The PAC, chaired by senior Bharatiya Janata Party (BJP) leader Murli Manohar Joshi, is likely to quiz Mr Vahanvati about the legal opinions he may have given to the telecom ministry when he was Solicitor General in UPA-I
New Delhi: Attorney General of India Goolam Vahanvati, Central Bureau of Investigation (CBI) director AP Singh and law secretary DR Meena are expected to appear before the Parliament's Public Accounts Committee (PAC) on Friday to give evidence in the probe into the second generation (2G) spectrum allocation scam, reports PTI.
The PAC, chaired by senior Bharatiya Janata Party (BJP) leader Murli Manohar Joshi, is likely to quiz Mr Vahanvati about the legal opinions he may have given to the telecom ministry when he was Solicitor General in UPA-I.
The Attorney General has been made a witness by India's premier investigating agency Central Bureau of Investigating (CBI) in its charge-sheet filed before the special court in the 2G scam.
The CBI director has been asked to appear before the PAC for the second time. Mr Singh had appeared before the PAC on 15th February and told the panel that it was wrong to say that the 2G spectrum allocation had caused zero loss to the national exchequer.
Mr Singh also had a one-to-one meeting with MR Joshi last month. The CBI is investigating the 2G spectrum case and has already filed a charge-sheet.
The committee has also called Cabinet secretary KM Chandrasekhar and principal secretary in the PMO TKA Nair to depose before it on 16th April.
The 15th and 16th April sessions will be the last hearings by the outgoing PAC.
The PAC headed by Mr Joshi is already in the process of filing its report on the 2G spectrum case and is likely to complete it before its term ends on 30th April.
The new PAC, in which Mr Joshi will continue to be the chairperson, will take charge on 1st May and is set to carry on the probe into the anomalies in 2G spectrum allocation.
Mr Chandrasekhar and Mr Nair have been asked to appear as the PAC is likely to scrutinise the role of the Prime Minister's Office (PMO) in the controversial allocation of 2G spectrum in 2008.
The two senior bureaucrats are likely to be asked questions on the communications between the finance ministry, the Department of Telecom and the PMO on the allocation of 2G spectrum.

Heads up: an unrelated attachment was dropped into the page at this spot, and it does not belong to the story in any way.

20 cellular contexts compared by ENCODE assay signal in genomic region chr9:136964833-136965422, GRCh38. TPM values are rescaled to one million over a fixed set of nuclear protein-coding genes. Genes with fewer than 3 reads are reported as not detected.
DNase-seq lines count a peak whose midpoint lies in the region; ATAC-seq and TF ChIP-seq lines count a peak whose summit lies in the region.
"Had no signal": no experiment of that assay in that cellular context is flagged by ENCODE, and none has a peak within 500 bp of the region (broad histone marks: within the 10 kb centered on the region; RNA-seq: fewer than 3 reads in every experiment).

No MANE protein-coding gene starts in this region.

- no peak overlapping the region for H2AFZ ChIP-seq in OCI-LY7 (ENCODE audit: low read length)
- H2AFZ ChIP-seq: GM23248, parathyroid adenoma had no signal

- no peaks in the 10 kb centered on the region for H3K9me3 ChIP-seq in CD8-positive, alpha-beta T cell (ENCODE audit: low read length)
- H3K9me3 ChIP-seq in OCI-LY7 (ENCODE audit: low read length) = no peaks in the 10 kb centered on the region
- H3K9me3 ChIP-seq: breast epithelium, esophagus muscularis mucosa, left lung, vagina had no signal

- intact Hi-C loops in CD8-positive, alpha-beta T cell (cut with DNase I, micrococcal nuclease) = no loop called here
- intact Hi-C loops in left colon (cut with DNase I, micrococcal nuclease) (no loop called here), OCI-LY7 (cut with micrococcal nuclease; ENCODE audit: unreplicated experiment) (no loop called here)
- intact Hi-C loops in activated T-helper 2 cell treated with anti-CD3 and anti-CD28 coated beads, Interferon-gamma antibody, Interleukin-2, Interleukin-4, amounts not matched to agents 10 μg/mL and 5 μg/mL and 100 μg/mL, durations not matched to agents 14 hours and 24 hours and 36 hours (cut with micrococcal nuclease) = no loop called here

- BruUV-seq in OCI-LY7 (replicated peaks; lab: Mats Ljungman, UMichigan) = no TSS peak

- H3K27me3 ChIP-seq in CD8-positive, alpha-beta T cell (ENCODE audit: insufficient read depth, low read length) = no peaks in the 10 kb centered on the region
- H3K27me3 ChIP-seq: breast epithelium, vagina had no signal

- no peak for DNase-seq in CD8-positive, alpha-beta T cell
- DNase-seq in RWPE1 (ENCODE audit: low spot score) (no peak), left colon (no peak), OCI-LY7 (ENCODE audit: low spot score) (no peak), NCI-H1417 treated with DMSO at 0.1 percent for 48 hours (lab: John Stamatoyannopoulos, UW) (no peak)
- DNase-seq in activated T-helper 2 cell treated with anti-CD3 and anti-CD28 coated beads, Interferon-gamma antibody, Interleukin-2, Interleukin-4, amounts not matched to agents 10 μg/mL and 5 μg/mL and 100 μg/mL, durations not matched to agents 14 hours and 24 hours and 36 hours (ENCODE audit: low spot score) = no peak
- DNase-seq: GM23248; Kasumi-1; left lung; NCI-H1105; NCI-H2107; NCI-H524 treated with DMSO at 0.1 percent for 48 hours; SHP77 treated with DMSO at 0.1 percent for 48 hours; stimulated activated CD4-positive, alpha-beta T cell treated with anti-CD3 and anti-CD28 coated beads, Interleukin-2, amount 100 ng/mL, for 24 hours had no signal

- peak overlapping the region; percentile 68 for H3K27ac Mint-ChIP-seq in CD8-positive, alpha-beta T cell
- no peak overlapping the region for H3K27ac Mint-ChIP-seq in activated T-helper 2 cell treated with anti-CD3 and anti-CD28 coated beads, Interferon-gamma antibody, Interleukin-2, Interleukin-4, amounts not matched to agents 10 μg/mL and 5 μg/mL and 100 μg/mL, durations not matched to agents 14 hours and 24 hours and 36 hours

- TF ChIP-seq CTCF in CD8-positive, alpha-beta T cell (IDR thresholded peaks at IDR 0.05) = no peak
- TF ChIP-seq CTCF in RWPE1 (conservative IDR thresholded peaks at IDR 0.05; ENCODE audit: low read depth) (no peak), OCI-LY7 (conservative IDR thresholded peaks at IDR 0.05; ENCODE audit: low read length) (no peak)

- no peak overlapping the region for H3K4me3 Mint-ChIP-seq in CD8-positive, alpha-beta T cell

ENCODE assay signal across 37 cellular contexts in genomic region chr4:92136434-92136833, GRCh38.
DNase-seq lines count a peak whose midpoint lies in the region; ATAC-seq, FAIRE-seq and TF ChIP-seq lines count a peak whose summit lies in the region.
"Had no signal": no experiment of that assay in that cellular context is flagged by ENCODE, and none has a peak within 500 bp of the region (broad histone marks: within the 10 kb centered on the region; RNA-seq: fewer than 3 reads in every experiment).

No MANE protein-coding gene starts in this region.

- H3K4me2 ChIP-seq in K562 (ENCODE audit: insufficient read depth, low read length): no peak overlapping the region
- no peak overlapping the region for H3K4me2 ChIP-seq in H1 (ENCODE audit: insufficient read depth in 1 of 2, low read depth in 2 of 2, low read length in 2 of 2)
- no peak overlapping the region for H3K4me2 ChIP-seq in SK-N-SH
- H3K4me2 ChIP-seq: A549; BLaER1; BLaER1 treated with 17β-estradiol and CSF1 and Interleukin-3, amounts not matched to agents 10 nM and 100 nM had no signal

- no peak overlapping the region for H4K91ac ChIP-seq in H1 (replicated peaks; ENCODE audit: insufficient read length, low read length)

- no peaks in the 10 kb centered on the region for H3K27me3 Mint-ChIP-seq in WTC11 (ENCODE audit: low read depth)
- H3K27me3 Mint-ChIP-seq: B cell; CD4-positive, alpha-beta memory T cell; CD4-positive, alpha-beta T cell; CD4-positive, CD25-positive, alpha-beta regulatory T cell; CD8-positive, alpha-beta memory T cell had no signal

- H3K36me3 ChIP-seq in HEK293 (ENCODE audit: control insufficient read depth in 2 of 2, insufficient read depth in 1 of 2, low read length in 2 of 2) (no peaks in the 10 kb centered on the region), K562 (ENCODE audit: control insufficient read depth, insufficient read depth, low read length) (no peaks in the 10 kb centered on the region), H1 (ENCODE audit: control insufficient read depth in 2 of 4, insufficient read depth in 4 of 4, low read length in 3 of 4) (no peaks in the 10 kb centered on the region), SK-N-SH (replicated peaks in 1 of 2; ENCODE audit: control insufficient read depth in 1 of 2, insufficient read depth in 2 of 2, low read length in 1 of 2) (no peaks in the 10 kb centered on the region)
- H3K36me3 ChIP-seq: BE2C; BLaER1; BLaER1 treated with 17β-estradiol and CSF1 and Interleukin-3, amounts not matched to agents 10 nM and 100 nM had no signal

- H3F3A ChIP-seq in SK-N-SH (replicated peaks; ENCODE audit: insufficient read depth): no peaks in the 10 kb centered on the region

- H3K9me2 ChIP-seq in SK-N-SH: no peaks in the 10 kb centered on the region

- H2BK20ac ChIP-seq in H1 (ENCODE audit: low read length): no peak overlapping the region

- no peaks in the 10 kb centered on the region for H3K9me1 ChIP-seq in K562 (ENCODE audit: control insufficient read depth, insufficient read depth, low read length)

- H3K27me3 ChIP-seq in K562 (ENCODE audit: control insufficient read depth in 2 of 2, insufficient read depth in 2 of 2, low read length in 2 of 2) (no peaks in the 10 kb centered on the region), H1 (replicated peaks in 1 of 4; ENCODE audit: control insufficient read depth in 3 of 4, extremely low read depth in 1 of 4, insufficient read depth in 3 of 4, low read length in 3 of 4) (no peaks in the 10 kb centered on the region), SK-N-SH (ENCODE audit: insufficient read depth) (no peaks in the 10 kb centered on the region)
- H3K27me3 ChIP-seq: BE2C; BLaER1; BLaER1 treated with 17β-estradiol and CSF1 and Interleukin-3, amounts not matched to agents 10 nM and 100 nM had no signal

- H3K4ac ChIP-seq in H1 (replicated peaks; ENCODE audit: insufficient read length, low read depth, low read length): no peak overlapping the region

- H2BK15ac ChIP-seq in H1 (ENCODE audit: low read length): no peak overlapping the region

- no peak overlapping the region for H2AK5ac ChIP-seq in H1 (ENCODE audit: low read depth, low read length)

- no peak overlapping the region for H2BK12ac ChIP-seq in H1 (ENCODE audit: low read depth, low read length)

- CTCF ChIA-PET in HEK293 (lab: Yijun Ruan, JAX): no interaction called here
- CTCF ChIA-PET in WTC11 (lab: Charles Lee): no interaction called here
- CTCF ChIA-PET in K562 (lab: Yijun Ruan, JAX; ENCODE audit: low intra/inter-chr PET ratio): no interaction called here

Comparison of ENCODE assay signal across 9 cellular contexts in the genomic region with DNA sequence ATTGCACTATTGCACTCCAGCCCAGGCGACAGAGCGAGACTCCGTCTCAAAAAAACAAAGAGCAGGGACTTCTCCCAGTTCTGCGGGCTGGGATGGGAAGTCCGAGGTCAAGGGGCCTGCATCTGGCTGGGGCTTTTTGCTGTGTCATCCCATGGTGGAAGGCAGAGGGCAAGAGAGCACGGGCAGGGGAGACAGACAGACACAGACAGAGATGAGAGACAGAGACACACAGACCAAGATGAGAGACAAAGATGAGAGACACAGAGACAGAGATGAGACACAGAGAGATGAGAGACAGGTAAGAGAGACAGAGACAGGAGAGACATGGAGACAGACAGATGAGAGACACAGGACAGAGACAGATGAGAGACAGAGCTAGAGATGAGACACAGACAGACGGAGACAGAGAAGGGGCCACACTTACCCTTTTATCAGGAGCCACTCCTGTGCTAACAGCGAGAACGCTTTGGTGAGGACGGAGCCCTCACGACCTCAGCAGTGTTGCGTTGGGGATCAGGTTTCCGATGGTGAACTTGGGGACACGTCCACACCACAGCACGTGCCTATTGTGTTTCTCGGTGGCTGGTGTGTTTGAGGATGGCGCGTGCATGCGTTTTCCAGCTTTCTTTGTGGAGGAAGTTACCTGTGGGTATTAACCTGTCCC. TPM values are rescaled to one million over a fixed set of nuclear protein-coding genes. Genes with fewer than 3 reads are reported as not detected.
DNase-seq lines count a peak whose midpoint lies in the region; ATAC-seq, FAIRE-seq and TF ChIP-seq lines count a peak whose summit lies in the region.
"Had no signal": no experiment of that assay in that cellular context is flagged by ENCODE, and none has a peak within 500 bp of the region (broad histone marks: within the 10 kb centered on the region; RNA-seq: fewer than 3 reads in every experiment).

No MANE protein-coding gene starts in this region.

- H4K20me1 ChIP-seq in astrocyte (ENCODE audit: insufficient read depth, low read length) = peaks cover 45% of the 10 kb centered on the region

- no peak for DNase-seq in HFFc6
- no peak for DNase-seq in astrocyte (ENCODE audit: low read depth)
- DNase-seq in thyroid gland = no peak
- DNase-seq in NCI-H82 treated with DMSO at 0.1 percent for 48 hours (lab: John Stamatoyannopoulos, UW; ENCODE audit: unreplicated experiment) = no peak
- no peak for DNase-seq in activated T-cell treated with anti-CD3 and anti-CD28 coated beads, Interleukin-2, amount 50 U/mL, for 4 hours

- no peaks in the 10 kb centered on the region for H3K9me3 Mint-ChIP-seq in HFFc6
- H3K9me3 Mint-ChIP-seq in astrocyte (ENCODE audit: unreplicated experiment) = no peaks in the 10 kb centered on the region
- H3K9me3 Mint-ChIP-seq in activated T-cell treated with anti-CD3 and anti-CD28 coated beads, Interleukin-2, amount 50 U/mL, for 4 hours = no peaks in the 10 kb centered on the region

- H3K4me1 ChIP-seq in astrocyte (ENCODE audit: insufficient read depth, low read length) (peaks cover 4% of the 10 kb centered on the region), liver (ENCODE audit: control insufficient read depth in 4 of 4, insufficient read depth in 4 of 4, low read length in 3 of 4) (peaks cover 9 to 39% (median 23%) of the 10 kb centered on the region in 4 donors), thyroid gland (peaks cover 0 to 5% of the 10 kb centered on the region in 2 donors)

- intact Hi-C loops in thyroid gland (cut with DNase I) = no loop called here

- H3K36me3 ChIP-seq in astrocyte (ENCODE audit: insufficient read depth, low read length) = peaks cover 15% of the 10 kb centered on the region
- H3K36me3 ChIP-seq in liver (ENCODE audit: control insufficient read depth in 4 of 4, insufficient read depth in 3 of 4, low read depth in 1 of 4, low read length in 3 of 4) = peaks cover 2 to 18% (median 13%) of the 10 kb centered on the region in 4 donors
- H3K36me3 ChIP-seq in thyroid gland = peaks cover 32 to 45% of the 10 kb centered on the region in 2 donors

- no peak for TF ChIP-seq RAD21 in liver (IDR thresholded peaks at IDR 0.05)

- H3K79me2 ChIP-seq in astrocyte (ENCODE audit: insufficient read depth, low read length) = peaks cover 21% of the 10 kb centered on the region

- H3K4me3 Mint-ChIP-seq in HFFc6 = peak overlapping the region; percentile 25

Sources said the two top officials could also be asked questions based on the prime minister's recent statement that the finance ministry and telecom ministry had concurred on the issue, after which he did not press the matter further.
Two years after the introduction of the extra FSI scheme that was subsequently struck down in court, builders are concerned that the Maharashtra government does not appear keen to resolve the matter
With the issue of additional floor space index (FSI) for constructions in suburban Mumbai still unresolved, and the Maharashtra government undecided on the matter, builders are considering formulating a new strategy in this regard.
"The government has not done what it should have," said a representative of a developers' association. "If the largesse is rolled back, we have to find a way to convince them to rethink." But he did not elaborate on the possible course of action, and refrained from saying whether a legal option was being considered.
In April 2008, the state government decided to allow an additional 0.33 FSI, over and above the existing cap of 2. This additional FSI could be availed on payment of premium. However, this was stayed and subsequently set aside by the Bombay High Court in October 2008 on the grounds that the provisions of the Maharashtra Regional Town Planning Act (MRTP), 1966 did not authorise levy of premium.
FSI (short for floor space index) is the ratio of buildable area to the total area of the plot. As a formula:
FSI= (Total covered area on all floors of all buildings on a certain plot)/(Area of the plot)
Thus, an FSI of 2.0 would indicate that the total floor area of a building is two times the gross area of the plot on which it is constructed.
Then in October last year, the MRTP Act was amended to authorise the levy of premium. However, developers have been pleading with the government to implement the amended provision so they can avail of the extra FSI by paying the premium.
In the meanwhile, several builders who had availed of the extra FSI when it was implemented two years ago and have completed their projects, have been hampered by the change in the policy as the municipal corporation has not allowed occupancy for these constructions yet. So if the government does not resolve the matter, they could suffer major losses. The problem was described by Sunil Mantri, president of the Maharashtra Chamber of Housing Industry (MCHI), in a letter to the state chief minister last month. This is also why some commentators are suggesting that the matter could go to the courts.
One analyst explained, "If the policy is struck down and these buildings have to be regularised, it would lead to harassment, both financially and otherwise. Already, delay in getting official permits has left them with many unsold properties. Developers are not likely to take this lying down and they will try some way to get the government to implement the additional FSI norm."